Friday, July 13, 2012

Doing History and Mission Chinese Food NYC

--> I spent the past week in NY doing archival research for my dissertation. Since this was my first "real" research trip, I began to reflect on the research process. While I’ve done primary source research before, conceiving of a dissertation is an entirely different endeavor.
As a junior in college I took a history seminar called "Doing History." We read a bunch of seemingly disparate texts: Sartre, Hume, Whorf, Remembering Ahanagran, Kuhn. At the end of the course, perhaps too predictably, we each wrote a history of the course from our own perspective. As it turns out, this course was more about post-modernism than about archives.

In fact, I have never taken, nor had the opportunity to take, a course on archival research. Rather, doing history seems to be something you intuitively figure out. Through years of graduate coursework, if you read enough history books and examine the footnotes closely, you can figure out how it works.

By taking a feminist research methods class this past semester, I learned that historians aren't very good at describing what they "do." I searched and searched for articles about historical methods (preferably feminist historical methods, but not necessarily). I found bits and pieces in introductions. I discovered footnotes that referenced sections in the authors' dissertation (ILL purgatory). I became lost in arguments about the cultural/linguistic turn and what "deconstructing" text really means. Beyond the theoretical arguments, I did not find much about what historians do in the archives. Perhaps historians should become better at this; it might help them acquire funding grants.

Taking a break from hours spent scanning PDFs of microfilm and looking through interesting, but potentially useless documents, I went to dinner. Segue to food blog...

Tuesday night I went to Mission Chinese Food. I cannot take credit for finding out about this place. Longer story very short, the widely popular restaurant from San Francisco opened a location in the Lower East Side. A pretty small place, we sat at the four-person bar in the back. Well, all the seating is in the back. However, if you end up waiting for a table, they do offer free crap beer from a keg on ice.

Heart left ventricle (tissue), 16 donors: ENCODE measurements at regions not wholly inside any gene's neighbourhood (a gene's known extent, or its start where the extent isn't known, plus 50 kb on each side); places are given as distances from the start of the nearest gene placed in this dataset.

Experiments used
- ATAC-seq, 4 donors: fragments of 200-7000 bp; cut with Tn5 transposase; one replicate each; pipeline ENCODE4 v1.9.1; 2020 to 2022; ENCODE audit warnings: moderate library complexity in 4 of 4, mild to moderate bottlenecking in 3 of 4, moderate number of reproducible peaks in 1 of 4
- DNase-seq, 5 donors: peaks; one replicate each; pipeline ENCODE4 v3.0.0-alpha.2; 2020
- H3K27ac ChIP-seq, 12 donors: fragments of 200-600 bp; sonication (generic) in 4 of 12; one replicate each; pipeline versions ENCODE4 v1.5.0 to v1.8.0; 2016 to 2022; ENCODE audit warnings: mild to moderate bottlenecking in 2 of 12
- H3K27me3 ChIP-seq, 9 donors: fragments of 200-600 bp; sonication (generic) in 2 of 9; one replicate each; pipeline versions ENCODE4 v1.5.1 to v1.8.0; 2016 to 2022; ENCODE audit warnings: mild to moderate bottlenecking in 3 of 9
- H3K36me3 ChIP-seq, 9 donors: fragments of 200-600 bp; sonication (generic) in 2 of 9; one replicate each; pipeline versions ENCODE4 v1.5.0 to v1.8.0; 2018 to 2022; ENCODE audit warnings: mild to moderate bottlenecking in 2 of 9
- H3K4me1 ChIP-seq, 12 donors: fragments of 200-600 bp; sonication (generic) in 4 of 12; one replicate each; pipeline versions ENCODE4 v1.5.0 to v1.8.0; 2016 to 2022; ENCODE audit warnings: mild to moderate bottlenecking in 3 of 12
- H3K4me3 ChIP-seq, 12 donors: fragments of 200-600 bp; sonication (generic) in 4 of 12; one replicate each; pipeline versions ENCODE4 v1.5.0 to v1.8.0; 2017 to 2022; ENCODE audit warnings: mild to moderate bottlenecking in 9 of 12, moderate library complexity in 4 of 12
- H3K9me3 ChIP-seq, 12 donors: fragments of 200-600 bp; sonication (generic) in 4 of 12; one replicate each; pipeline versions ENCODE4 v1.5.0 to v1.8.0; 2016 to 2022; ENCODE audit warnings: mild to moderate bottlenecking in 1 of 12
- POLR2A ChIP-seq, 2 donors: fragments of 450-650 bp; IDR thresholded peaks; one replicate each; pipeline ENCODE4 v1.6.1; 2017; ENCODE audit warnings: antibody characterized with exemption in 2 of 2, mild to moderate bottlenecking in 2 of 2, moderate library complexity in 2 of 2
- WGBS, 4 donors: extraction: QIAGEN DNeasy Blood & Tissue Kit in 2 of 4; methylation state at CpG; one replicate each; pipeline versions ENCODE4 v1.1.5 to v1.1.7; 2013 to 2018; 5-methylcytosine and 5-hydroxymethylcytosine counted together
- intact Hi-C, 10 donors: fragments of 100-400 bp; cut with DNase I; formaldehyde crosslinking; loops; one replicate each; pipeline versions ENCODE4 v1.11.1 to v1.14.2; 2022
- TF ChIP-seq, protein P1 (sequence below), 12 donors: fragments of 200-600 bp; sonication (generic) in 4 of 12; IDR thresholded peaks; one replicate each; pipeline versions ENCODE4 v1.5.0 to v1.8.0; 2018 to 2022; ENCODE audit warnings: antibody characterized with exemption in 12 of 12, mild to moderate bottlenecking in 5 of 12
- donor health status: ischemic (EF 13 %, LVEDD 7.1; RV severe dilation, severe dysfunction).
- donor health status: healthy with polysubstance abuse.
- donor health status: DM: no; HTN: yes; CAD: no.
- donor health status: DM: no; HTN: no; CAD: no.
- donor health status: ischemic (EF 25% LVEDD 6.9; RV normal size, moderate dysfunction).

I took photos of all four dishes. Unfortunately, it looks liked I tried to use some hipstamatic red filter to make everything look cool. I'll only post one photo because they are painfully inadequate.

The food, however, was in the food-sex realm. The standout, must-eat-every-last-fatty-bit, dish, was the Kung Pao Pastrami. The "explosive chili" element made my tongue feel awesomely numb, the fat at the bottom of the dish was a pleasant reminder of the pastrami long since eaten, the celery was refreshingly crisp, and the peanuts added something to the mix. I can see how people might react poorly to the Sichuan peppercorns (actually, we saw a person react poorly), but I think the dish was the perfect combination of flavors and textures. The other dishes, Sichuan Pickled Vegetables, Chilled Buckwheat Noodles, and Stir Fried Sweet Peas, were also terribly satisfying. Everything was well cooked with bright and fresh flavors. 

Overall, the meal was the perfect antidote to a bit of archival wanderlust. After all, there’s always another day in the archive.

Mission Chinese Food
154 Orchard Street  
New York, NY 10002

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